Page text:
Wrapping a Ford Custom Van

Written by Steve Thibou on . Posted in News

Wrapping a Ford Custom Van started with obtaining the van drawings which are available for most vehicles. We then use the tempate that is 1:25 to scale and prepare design ready for print etc.

The image below is a bit more than half wrap and would be considered a three quarter wrap because of the amount of material used. A job like this will use between 12 - 16 square metres. Also there is one-way-vision on the rear glass doors that also require 1.5 metres of material that also has optical clear laminate to enable clear vision out of the back window.

 

Ford Custom

Paint Replacement Film Technology

Written by Steve Thibou on . Posted in News

Automotive restyling. Vehicle color-change. Paint replacement. You probably know the popular car-wrapping trend by one name or another, but do you know about the vinyl technology that supports it?

The quickly growing business of installing colored vinyl film onto brand new vehicles has inspired Arlon and other vinyl manufacturers to push the limit on the types of products we make. Manufacturers have been driven to create distinct colors, unique finishes and more stringent performance criteria that is greatly different than our traditional products.

Market Expectations

The restyling phenomena has evolved from the commercial wraps market. These wraps have been very popular for the last decade. Commercial graphics are essentially large moving signs. To meet market expectations, wrap media must print well, install easily and offer good durability. The most difficult part of making a good commercial print media is to make it work consistently on a wide range of printing technologies.

Experienced commercial wrap shops take pride in doing single-panel wraps that "skin" a vehicle in very short order. Some shops have installation teams consisting of three to four applicators and are focused on completing large commercial fleet projects that have many vehicles.

The restyling market is much more of a one-off business that commands higher prices, but the lucrative market also comes with raised expectations for the final look of installed films.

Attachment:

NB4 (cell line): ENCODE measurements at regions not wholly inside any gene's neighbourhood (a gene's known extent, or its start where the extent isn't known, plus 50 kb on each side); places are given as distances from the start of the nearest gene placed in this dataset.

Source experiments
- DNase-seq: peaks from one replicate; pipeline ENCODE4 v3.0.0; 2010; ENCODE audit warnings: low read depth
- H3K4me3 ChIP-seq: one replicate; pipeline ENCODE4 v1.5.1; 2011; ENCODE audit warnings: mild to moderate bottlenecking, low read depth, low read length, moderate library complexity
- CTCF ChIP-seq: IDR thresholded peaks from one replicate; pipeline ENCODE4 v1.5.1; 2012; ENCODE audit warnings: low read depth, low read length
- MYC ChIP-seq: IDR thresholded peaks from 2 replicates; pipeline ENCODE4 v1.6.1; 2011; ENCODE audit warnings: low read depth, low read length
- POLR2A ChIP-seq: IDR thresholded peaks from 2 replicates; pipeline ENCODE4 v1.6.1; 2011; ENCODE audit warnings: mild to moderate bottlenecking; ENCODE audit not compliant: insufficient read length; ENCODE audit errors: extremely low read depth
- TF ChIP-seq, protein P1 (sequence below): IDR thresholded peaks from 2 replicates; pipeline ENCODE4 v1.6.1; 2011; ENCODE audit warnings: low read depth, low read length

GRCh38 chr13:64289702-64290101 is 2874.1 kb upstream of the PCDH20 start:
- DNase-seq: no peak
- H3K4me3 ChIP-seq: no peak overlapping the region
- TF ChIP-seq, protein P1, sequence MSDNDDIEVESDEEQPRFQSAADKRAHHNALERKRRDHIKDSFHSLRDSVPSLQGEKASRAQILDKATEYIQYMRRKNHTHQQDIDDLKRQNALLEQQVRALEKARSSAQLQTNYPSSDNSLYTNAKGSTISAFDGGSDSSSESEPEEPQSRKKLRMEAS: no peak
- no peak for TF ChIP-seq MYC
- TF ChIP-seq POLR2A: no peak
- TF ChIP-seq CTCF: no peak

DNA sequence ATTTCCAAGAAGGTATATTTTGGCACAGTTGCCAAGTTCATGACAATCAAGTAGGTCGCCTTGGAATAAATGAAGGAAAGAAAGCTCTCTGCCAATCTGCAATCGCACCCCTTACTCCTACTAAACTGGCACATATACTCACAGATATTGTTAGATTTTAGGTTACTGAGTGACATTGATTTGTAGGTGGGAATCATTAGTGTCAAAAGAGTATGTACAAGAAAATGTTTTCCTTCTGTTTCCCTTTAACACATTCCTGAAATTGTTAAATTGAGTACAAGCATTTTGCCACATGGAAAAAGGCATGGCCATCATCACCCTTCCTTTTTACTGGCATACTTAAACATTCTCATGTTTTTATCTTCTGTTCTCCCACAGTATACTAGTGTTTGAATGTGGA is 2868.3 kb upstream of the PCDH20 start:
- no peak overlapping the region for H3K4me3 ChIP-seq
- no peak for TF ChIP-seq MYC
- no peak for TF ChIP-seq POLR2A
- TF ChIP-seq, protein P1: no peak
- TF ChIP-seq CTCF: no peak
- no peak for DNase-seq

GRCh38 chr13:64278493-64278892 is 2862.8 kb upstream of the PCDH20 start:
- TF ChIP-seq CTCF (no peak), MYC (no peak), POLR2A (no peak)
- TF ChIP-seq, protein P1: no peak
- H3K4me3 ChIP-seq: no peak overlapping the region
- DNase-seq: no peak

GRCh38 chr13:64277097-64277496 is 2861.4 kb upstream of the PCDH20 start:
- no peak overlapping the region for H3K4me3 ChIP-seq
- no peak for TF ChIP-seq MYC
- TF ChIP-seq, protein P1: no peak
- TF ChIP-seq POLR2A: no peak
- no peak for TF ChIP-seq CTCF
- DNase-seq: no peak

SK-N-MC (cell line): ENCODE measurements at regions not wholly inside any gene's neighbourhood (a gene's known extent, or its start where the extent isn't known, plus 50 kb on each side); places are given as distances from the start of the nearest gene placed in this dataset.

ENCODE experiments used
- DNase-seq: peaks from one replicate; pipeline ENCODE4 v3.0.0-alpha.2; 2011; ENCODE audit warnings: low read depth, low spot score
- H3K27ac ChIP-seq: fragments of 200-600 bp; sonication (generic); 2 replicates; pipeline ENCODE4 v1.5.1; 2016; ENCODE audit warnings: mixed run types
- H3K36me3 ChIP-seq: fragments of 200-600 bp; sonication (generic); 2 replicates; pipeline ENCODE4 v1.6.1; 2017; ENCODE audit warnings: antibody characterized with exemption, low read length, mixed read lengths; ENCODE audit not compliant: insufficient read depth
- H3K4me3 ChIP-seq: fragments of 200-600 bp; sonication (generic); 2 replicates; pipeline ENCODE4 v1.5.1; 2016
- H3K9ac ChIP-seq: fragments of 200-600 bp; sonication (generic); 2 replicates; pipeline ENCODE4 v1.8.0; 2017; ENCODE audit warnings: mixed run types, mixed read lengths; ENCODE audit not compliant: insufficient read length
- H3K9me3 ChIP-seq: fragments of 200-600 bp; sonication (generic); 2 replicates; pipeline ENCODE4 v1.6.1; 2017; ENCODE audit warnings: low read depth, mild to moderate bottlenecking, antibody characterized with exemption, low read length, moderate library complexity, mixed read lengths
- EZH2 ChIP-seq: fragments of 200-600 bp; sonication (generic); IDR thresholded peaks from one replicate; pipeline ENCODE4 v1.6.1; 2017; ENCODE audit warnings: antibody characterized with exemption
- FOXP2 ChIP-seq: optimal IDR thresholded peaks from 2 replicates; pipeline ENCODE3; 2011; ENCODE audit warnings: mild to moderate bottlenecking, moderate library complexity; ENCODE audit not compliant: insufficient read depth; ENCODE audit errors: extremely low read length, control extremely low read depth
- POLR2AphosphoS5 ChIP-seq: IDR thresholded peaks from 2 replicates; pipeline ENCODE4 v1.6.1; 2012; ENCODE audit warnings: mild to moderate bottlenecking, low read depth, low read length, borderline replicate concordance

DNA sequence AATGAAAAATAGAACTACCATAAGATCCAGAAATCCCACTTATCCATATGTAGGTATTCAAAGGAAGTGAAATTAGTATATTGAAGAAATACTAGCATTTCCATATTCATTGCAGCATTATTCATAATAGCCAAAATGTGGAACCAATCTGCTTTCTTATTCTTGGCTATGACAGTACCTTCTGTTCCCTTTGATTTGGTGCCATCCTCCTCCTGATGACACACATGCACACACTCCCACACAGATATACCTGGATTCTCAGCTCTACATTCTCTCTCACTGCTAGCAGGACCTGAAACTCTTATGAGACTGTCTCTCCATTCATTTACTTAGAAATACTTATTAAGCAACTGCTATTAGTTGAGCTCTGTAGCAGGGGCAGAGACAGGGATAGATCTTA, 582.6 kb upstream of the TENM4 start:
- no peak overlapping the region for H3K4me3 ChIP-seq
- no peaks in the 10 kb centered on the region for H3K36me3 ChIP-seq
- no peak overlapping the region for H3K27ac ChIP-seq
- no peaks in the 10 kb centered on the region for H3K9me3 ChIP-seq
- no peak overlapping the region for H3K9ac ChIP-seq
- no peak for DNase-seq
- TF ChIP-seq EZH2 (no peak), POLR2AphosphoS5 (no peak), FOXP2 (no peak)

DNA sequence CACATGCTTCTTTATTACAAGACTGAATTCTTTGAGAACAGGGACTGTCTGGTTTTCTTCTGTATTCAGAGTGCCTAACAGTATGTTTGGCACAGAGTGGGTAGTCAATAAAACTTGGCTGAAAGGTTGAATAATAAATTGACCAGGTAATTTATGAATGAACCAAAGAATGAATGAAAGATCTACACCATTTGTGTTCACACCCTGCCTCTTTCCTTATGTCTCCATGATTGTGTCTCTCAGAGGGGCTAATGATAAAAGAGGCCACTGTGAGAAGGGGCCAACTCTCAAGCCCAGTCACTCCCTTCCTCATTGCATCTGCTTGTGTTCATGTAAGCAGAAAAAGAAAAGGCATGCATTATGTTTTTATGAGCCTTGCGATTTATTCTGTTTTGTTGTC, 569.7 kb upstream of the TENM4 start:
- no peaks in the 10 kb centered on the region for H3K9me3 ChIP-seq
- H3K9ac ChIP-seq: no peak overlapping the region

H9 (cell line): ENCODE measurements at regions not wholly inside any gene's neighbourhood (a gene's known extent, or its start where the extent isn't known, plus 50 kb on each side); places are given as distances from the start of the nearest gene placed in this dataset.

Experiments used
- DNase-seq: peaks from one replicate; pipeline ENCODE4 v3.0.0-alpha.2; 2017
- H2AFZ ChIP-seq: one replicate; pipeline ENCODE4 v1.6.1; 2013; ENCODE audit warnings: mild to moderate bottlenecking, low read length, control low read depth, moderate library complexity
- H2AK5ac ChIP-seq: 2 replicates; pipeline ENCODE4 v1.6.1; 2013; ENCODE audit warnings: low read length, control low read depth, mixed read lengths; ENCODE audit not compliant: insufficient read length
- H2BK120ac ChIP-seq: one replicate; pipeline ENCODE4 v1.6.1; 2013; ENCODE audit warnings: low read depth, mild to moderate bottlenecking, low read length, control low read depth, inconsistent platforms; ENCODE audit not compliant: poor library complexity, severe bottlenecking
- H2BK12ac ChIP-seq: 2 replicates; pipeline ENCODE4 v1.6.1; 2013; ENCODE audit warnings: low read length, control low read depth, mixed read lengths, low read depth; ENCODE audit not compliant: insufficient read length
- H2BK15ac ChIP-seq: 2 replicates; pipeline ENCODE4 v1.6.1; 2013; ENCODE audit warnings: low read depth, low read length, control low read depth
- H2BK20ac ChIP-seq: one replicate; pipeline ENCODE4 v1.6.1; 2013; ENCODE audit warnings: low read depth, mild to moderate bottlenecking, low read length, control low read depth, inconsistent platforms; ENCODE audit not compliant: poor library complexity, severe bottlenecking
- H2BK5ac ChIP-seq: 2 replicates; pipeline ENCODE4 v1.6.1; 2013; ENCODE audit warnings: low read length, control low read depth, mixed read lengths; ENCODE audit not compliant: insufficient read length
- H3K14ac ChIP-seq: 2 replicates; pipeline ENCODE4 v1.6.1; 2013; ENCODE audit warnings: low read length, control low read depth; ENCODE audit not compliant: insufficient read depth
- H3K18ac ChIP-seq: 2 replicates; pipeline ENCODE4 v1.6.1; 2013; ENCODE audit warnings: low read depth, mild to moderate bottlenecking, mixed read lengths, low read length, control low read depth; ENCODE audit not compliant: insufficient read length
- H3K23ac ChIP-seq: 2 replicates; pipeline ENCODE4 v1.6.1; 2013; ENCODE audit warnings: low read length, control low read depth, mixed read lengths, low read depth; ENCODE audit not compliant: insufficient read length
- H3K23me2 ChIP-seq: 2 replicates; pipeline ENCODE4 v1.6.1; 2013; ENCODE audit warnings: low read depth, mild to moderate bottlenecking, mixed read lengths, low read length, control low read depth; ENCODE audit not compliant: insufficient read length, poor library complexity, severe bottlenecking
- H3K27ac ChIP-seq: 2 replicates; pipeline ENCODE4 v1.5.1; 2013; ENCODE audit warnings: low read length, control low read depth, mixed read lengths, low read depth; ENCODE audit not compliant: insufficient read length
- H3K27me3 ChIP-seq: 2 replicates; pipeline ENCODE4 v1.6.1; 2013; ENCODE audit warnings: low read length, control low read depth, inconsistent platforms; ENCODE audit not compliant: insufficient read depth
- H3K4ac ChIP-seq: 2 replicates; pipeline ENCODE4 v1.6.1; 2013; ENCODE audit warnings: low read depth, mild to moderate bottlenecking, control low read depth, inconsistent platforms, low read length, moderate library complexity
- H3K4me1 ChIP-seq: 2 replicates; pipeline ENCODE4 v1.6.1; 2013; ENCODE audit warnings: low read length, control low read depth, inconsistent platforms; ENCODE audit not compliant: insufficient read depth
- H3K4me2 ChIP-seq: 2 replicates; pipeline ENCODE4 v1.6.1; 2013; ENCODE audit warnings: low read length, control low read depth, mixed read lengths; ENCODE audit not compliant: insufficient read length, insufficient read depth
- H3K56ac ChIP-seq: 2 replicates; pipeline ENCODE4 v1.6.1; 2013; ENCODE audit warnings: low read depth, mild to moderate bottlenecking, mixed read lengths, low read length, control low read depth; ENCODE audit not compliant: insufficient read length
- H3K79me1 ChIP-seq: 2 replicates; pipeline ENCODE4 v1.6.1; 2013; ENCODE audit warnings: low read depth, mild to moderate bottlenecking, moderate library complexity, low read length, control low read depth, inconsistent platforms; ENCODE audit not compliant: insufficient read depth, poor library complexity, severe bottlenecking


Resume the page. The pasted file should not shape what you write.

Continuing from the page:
Performance Expectations

The ideal wrap film must be easy to work with, but cannot show air egress channel patterns. It must stay down on every portion of a car without the use of primer or adhesive promoters. The reason for this is that a successful automotive restyling project demands creating a finish that looks equal to paint, a finish that removes easily (even when done by non-professionals), and a finish that completely covers all painted surfaces. This includes door jams and inside of crevices created by door handles, lights, etc.

The time and attention to detail that is taken during a restyling wrap is completely different than more traditional wraps. Many restyling shops break down vehicles by removing handles, side mirrors and lights. Then, at the time of install, they go beyond wrapping the outward facing painted surfaces and completely wrap under and around every individual panel.

The effect that restyling shops are striving to achieve is to have each body part look as if it has been dipped in the color of the vinyl. Instead of starting with one panel, wrappers divide each job into individual body sections. For instance, a door, a bumper, a fender, a rocker panel, and a mirror would all be their own individual panels which would be wrapped with separate pieces of vinyl.

Because of the extremely high expectations, restyling vinyl must work differently than traditional wrap media. It must elongate more than 50 percent, stay down in extreme curves (without the aid of chemicals) and must maintain color consistency throughout the entire application.

Reinventing Vinyl

How has vinyl been reinvented to meet the strenuous needs of this application? Vinyl film manufacturers have responded with improved films offering a range of enhanced properties. For example, Arlon has redesigned its wrap vinyl from the ground up and created unique formulas, alternative thicknesses and advanced casting technologies to create products that exceed market needs. Some films have built-in additional protective layers, bonding layers and other proprietary steps that make the film look and act better than paint.

Normally, cast vinyl is thought of as two mils thick, and is usually installed with the addition of application tape or a two-mil laminate. Restyling is different; thinner doesn't necessarily mean better. Creating the right balance between "boardyness," conformability and ability to stretch is at the crux of designing the perfect film.